LONDON -- From out of the chaos that is today's market for New Economy stocks, comes some order.

After a second major collapse of New Economy stocks on Monday, which saw the U.K.'s


index drop 4% to 2,915.7, a clear pattern is emerging as to which sectors have recovered from the first "Gray Monday" fall on April 17, and which have lost even more ground.

The Techmark has fallen a further 14% since Gray Monday, which was the index's first major plummet, and is now at its lowest level since November when the index was launched. It is clear that, during those five weeks between the two unhappy Mondays, investors have been running for cover. However, while many investors have pulled completely out of such stocks, it does appear that there are certain sectors that are providing relative safety.

Scrutinizing the performance of the 100 constituents of the Techmark over the last five weeks reveals that while biotech, health care and pharmaceutical stocks have shone, electronic-equipment shares have flickered, and the shares of Internet firms have gone dark.

Worst Performing Techmark Stocks Between 4/17 and 5/22

Best Performing Techmark Stocks Between 4/17 and 5/22

The pharmaceutical- and biotech-sector constituents of the Techmark averaged a 5% gain over the past five weeks, and seven of the top-15 performers since Gray Monday are companies in these sectors:

Shire Pharmaceuticals


is up 29%,

Cambridge Antibody

, up 26%,

Nycomed Amersham


, up 21%,

Biocompatibles International

, up 21%,


, up 13%,

Oxford Assymmetry

, up 9%, and

Cantab Pharmaceutical


, up 7%.

Another sector that has comfortably outperformed the index and moved into positive territory since Gray Monday is electronic equipment. Indeed,

Domino Printing Sciences

was the best-performing stock in the index, adding 40% to its share price in the past five weeks.

On the negative side, the worst-performing stocks, not surprisingly, were the pure-play Internets, which have all fallen 30% since Grey Monday.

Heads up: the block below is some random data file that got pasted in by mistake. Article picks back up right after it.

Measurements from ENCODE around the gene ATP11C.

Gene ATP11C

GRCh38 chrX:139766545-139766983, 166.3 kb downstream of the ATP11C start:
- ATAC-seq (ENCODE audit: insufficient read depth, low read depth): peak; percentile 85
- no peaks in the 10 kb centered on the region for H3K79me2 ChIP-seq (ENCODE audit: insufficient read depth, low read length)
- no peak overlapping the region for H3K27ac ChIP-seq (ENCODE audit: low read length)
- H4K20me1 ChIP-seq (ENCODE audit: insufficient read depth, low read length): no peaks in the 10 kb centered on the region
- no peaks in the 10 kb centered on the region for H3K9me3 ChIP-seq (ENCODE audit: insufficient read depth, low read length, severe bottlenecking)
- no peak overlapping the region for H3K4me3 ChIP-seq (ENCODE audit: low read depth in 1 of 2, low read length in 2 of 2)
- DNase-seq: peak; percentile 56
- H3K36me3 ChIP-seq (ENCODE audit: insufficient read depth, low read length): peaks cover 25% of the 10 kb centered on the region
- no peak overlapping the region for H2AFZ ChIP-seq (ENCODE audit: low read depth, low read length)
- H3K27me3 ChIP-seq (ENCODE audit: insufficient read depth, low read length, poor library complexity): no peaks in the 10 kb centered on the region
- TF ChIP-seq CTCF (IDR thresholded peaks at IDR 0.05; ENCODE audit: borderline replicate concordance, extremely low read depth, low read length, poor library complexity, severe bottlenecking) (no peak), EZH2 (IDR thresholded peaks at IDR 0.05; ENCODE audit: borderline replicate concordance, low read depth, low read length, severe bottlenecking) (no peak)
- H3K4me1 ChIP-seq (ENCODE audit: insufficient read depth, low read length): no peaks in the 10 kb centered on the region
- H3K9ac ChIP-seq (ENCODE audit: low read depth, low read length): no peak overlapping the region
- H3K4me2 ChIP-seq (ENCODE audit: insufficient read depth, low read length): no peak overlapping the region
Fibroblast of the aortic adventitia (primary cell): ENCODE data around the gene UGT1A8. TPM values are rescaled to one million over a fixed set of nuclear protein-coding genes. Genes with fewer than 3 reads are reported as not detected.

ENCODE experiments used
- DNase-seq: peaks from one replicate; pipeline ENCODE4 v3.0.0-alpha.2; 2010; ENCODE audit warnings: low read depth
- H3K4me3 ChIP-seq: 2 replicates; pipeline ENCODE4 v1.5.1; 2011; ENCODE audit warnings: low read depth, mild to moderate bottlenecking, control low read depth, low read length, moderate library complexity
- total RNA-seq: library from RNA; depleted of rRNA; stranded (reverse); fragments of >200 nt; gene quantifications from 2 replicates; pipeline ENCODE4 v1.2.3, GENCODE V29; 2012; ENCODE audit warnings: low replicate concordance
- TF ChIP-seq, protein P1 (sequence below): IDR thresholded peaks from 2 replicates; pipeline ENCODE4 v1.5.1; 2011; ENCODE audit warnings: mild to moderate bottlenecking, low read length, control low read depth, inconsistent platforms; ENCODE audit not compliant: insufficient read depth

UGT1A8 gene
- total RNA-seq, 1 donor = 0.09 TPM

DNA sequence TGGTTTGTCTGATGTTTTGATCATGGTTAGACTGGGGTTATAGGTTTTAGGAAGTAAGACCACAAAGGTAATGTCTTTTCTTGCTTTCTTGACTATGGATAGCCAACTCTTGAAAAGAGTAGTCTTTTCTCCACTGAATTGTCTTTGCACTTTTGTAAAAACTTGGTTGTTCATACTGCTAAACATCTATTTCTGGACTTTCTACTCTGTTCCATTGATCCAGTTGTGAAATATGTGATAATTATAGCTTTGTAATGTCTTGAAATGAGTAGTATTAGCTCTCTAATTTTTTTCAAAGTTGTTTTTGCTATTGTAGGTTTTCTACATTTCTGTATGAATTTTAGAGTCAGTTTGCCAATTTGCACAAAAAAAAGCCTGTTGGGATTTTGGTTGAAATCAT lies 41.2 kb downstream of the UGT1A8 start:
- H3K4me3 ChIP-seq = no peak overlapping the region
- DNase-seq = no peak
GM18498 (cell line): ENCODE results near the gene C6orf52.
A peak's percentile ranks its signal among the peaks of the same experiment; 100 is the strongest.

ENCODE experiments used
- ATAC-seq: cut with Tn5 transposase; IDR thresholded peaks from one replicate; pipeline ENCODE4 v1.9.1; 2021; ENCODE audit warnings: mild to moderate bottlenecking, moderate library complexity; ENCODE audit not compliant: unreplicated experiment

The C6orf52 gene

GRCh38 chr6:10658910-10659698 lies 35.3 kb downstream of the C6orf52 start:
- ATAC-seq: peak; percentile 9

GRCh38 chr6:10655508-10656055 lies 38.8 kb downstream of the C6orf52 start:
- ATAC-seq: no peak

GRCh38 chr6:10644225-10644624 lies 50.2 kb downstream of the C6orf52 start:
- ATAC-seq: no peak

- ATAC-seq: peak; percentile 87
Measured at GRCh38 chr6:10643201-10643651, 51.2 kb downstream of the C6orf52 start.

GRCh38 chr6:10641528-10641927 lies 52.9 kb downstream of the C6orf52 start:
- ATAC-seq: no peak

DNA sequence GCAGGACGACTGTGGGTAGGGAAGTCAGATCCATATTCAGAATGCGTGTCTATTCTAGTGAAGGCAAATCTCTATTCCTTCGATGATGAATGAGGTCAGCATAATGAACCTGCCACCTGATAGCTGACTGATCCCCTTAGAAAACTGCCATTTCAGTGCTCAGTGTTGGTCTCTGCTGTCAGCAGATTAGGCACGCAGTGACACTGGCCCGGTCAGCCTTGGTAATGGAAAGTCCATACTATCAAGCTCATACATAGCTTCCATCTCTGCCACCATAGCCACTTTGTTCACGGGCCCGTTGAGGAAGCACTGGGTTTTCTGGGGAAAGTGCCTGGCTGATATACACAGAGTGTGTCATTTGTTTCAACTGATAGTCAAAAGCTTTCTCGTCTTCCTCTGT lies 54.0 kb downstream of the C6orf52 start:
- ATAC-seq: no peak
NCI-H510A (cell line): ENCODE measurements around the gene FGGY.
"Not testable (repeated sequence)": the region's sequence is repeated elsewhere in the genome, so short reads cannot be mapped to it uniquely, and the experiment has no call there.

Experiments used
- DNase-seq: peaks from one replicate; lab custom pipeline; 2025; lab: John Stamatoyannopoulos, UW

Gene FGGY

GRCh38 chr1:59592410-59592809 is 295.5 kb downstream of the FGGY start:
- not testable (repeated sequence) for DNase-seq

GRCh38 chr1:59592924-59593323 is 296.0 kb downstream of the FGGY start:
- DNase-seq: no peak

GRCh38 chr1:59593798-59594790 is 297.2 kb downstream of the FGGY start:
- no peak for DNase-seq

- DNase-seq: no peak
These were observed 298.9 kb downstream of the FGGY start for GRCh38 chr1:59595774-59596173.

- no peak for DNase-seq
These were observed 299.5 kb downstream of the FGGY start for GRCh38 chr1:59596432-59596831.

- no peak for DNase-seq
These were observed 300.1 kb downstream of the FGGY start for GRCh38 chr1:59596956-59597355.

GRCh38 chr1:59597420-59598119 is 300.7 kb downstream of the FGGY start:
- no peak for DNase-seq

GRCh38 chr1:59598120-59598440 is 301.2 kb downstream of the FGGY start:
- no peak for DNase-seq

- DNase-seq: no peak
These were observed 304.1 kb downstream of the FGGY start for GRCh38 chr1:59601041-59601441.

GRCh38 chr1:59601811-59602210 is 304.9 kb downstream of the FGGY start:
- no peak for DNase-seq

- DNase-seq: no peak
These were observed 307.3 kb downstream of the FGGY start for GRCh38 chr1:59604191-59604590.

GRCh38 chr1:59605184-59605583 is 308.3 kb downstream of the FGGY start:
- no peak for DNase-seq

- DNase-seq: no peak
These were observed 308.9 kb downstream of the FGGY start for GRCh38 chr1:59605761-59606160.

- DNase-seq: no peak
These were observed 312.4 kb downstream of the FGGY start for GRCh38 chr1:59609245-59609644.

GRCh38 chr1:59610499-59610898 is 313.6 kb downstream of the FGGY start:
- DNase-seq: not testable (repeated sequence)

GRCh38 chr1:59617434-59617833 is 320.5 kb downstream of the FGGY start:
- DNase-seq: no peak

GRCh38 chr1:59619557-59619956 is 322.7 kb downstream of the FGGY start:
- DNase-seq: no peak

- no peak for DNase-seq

Geo Interactive Media

, down 55%, and


, down 51%, were the worst performers, although



stands out as an exception largely because of persistent rumors that it is close to being bought.

The new telcos run the Internet firms a close second for the prize of "Worst-Performing Sector," averaging a 25% fall from Gray Monday. The most battered include

Redstone Telecom

, down 42%, and

Atlantic Telecom

, down 40%.

Join the Club

The collapse in the price of some of these stocks comes at a time when investors and analysts are punching in the market-capitalization figures in an attempt to work out which stocks will join the

FTSE 100

and Techmark indices at the next quarterly review on June 7, and which are destined to drop out.

This is important, because managers of index-tracker funds traditionally start buying up the shares they think will join the indices and sell those they believe will drop out.

According to market caps on Monday, four of the New Economy stocks that were caught up in a wave that bumped them into the FTSE look set to be bumped out of the index by another wave. Those four are



Kingston Communications


Baltimore Technologies





They look likely to be replaced by three Old Economy stocks:

Ocean Group





Scottish & Newcastle

, and one recently floated tech company,

Bookham Technology



Trying to second-guess the market and to buy up the stocks in the hope they will join the indices is a perilous task at the best of times. With the recent volatility in this segment of the market, the job has become nigh on impossible.

"Oh no, I don't chase these things," says one fund manager, who declined to be named. "And especially not now; everything's obscured by this volatility."

Even if you do guess right, the rewards are entirely dependent on when the share was bought. What usually happens is that the prices of the shares rise in the runup to the review and once they enter the index they are sold down again.

"The performances of these promoted stocks have not historically been particularly good," says the fund manager, complaining that market makers often "play silly buggers and ramp up the prices."

Proving once again that it is usually better to travel than arrive.